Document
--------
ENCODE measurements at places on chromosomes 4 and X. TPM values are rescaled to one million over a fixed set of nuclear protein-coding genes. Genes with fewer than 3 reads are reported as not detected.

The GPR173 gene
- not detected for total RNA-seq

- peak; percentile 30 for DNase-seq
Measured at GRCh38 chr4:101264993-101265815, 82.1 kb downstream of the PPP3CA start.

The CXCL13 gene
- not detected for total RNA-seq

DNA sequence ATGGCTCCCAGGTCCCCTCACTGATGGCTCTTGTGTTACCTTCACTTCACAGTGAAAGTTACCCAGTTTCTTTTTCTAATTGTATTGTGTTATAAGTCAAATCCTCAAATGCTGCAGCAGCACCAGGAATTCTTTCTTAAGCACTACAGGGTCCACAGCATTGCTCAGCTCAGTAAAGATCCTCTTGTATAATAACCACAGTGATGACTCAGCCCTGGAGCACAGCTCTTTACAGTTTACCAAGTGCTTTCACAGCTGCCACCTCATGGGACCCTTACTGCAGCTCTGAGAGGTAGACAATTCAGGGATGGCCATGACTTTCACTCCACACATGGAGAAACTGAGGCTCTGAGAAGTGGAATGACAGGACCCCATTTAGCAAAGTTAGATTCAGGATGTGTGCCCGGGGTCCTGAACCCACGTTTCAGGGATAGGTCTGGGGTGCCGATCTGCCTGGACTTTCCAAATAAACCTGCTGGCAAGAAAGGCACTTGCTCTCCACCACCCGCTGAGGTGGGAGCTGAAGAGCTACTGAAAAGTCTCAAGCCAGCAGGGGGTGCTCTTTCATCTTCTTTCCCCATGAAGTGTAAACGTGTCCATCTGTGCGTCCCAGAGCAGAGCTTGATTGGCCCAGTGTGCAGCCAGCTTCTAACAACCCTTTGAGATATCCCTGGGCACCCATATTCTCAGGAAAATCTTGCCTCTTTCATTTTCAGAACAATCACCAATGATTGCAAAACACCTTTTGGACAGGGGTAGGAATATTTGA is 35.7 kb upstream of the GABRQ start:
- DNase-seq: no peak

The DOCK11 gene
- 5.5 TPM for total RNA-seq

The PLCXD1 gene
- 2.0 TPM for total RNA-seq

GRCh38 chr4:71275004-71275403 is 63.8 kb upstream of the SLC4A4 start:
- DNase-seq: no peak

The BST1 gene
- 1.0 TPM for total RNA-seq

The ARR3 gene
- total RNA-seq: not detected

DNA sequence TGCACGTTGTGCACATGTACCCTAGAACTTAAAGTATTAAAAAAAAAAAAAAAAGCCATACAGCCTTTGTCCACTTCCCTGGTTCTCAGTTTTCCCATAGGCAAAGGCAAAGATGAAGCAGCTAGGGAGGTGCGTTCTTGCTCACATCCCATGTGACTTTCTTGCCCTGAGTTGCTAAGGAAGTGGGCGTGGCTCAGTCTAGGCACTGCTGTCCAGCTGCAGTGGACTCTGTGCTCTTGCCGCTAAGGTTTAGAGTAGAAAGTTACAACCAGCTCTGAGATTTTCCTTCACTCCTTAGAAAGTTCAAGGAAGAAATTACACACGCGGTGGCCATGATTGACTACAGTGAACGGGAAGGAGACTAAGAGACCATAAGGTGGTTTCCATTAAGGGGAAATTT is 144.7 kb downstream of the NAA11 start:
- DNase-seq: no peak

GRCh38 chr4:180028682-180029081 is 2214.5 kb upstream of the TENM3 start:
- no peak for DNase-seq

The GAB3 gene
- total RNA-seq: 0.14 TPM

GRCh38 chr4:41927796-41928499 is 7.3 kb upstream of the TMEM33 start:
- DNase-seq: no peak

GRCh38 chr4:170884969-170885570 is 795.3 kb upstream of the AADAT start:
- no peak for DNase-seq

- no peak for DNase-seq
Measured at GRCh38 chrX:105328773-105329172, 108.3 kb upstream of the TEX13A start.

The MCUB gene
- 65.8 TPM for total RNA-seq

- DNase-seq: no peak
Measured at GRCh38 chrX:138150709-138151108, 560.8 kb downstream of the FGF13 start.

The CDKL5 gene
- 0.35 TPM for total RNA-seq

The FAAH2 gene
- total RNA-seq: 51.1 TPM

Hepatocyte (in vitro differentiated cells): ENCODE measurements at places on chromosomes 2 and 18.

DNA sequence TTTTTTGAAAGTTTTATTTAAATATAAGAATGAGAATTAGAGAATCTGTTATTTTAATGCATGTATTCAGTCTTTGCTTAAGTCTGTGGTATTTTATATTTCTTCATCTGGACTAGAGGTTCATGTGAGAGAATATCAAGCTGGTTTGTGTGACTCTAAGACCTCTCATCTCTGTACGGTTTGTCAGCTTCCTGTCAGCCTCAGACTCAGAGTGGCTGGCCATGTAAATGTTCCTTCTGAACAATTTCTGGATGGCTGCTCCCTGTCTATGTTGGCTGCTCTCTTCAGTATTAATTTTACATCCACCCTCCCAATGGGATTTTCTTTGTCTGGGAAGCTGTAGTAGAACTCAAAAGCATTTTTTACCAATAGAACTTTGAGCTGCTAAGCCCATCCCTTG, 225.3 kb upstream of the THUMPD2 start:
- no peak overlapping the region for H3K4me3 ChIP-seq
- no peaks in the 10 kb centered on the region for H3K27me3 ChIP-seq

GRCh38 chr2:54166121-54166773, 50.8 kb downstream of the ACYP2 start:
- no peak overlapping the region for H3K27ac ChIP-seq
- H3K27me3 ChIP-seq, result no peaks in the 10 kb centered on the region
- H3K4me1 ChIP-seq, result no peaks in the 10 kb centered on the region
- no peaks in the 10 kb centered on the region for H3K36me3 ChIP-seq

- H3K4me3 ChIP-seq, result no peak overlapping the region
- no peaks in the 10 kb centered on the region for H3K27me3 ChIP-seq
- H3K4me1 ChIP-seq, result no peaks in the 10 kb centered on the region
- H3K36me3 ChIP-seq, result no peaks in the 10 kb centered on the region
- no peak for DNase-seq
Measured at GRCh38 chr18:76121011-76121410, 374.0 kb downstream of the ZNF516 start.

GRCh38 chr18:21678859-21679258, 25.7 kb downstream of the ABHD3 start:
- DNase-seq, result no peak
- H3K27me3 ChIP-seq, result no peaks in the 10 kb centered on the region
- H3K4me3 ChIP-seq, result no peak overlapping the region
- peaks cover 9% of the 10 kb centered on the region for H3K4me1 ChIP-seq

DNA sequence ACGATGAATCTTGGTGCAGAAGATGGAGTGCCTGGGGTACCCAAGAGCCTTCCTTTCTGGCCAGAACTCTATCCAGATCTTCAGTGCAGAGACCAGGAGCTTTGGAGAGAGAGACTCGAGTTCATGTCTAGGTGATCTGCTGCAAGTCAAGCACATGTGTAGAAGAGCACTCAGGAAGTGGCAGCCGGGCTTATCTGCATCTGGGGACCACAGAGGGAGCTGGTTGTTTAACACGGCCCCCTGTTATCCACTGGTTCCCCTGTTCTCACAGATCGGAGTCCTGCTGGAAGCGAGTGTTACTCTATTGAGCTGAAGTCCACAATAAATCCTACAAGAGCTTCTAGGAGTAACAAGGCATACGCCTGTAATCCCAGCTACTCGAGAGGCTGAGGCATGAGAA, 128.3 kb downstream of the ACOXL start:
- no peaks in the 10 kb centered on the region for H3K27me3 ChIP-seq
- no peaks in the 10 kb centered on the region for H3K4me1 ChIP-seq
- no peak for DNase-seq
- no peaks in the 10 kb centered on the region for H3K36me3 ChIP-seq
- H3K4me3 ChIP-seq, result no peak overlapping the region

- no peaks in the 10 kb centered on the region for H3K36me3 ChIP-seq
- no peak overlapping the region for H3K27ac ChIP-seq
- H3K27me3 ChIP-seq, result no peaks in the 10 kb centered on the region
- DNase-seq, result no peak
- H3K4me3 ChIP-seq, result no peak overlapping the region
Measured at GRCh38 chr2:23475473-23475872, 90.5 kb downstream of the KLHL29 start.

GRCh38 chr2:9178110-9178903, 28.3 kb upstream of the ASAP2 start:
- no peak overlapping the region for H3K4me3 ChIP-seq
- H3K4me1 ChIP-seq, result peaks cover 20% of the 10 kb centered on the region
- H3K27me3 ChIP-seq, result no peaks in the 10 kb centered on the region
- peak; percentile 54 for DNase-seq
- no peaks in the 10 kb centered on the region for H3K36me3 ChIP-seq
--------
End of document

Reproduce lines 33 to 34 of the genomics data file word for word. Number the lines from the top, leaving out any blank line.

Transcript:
- 65.8 TPM for total RNA-seq

- DNase-seq: no peak